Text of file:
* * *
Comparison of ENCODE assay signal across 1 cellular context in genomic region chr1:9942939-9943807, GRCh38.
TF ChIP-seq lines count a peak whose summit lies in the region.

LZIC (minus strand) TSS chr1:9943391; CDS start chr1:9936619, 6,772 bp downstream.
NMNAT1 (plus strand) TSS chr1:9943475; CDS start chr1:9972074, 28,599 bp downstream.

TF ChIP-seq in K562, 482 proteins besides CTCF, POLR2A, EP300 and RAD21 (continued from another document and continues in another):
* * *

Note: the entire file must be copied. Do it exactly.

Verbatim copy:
Comparison of ENCODE assay signal across 1 cellular context in genomic region chr1:9942939-9943807, GRCh38.
TF ChIP-seq lines count a peak whose summit lies in the region.

LZIC (minus strand) TSS chr1:9943391; CDS start chr1:9936619, 6,772 bp downstream.
NMNAT1 (plus strand) TSS chr1:9943475; CDS start chr1:9972074, 28,599 bp downstream.

TF ChIP-seq in K562, 482 proteins besides CTCF, POLR2A, EP300 and RAD21 (continued from another document and continues in another):